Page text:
Knowing the signs of hypothermia and frostbite in your animals can alert you as to when you should intervene.
Cows on Alex Zetterman's St. Agatha farm are not bothered by the cold or snow as they munch on their breakfast of fresh hay. Credit: Julia Bayly / BDN

The last thing any farmer or homesteader wants is an animal with frozen extremities.

But it can happen when temperatures drop and puts livestock and poultry at risk for hypothermia and frostbite — two conditions directly related to the cold.

Providing a warm and dry environment for your animals is a crucial part of being a livestock or poultry owner, as doing so can prevent avoidable medical emergencies. But knowing the signs of hypothermia and frostbite — and the correct ways to treat them when they do occur — can alert you as to when you should intervene.

The three most important things when it comes to farm animals’ winter health are warmth, staying dry and being out of the wind, according to a member of the state’s animal health team.

All animals have what Carol Delaney, livestock specialist with the Maine Department of Agriculture, Conservation and Forestry, said is a specific thermal neutral zone. These are the temperature ranges in which an animal or bird is able to maintain its core temperature and function using minimal energy.

“Each animal has a range they are okay in,” Delaney said. “Then there are [temperature] zones below the ranges where they need to work harder to stay warm.”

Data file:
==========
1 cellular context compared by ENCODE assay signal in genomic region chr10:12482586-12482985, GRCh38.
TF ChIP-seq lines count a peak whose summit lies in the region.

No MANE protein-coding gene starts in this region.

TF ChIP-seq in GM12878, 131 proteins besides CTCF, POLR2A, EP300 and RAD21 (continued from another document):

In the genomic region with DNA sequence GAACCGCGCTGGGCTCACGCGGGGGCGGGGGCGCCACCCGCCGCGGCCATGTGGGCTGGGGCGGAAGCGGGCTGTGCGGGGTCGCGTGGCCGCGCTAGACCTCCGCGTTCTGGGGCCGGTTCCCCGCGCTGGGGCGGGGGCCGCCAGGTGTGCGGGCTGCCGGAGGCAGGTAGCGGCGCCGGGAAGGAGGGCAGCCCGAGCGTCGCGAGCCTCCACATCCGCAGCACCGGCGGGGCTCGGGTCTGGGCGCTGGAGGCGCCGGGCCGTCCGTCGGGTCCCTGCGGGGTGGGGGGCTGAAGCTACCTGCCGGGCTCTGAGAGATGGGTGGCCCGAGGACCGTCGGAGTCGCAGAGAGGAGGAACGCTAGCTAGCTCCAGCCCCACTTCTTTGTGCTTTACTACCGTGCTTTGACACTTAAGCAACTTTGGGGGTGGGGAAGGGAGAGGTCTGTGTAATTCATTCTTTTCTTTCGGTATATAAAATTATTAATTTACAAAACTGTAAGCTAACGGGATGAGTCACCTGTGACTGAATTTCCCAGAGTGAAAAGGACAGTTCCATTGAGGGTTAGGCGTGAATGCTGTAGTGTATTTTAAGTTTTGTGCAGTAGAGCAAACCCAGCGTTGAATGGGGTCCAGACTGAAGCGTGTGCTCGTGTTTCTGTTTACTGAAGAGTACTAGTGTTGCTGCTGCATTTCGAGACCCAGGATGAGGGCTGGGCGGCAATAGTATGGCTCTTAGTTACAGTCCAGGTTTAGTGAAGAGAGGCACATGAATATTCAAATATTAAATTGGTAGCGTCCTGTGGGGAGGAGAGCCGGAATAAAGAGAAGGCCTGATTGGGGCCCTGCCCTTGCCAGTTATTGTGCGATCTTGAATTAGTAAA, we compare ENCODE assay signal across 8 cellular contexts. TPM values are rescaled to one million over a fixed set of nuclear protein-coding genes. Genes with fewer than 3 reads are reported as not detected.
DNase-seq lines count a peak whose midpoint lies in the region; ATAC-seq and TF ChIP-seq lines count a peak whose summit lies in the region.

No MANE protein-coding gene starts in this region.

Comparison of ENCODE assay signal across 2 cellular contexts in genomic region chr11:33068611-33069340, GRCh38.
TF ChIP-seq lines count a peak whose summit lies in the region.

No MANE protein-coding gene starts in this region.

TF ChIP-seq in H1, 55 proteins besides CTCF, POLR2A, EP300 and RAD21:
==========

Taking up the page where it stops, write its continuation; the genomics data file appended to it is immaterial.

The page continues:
Thermal neutral ranges are species specific, so knowing those ranges is key to cold weather care.

Cattle and goats, for example, have a thermal range between 32 and 77 degrees Fahrenheit. Pigs, on the other hand, are at risk of hypothermia once temperatures drop to 50 degrees.

Poultry’s lower thermal neutral range zone is even warmer at 60 degrees.

Once the temperatures drop below the low end of the neutral zone, cattle, cows, goats and poultry need extra help to stay warm.

Making sure the animals have a place out of the wind with dry bedding such as straw or wood shavings goes a long way in helping them maintain their body heat, Delaney said. Upping their caloric intake by increasing the amount you feed also helps.

Otherwise, the animals or birds can experience a dramatic drop in body temperature leading to hypothermia.

With hypothermia, metabolic processes slow down and blood is diverted from the extremities to protect vital organs. This leaves livestock’s ears, teats and even scrotums susceptible to frostbite. In extreme cases of hypothermia, the heart rate slows to a stop and the animal or bird dies.

Signs to watch out for, according to Delaney, are shivering or the animal looking depressed.

“They may be shaking or just not moving because they are concentrating on getting warm,” she said. “You need to get them out of the elements [and] dry them off if they are wet.”

Exposure to freezing conditions also can cause frostbite. That’s when skin and tissue freezes and actually dies.

Wind combined with the cold are the biggest factors for causing frostbite, according to Delaney.

“It’s what happens when there is a part of the body that can’t maintain enough heat to not freeze,” she said. “And what freezes are the extremities.”

In poultry that is often the combs and feet. With livestock, the ears are most at risk.

Areas of frostbite will appear red or purple. Treating it can be tricky. Heating a frostbitten area can cause more damage than the frostbite itself and can be quite painful for the animal, so consult a veterinarian.

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Julia Bayly

Julia Bayly is a reporter at the Bangor Daily News with a regular bi-weekly column. Julia has been a freelance travel writer/photographer since 2000.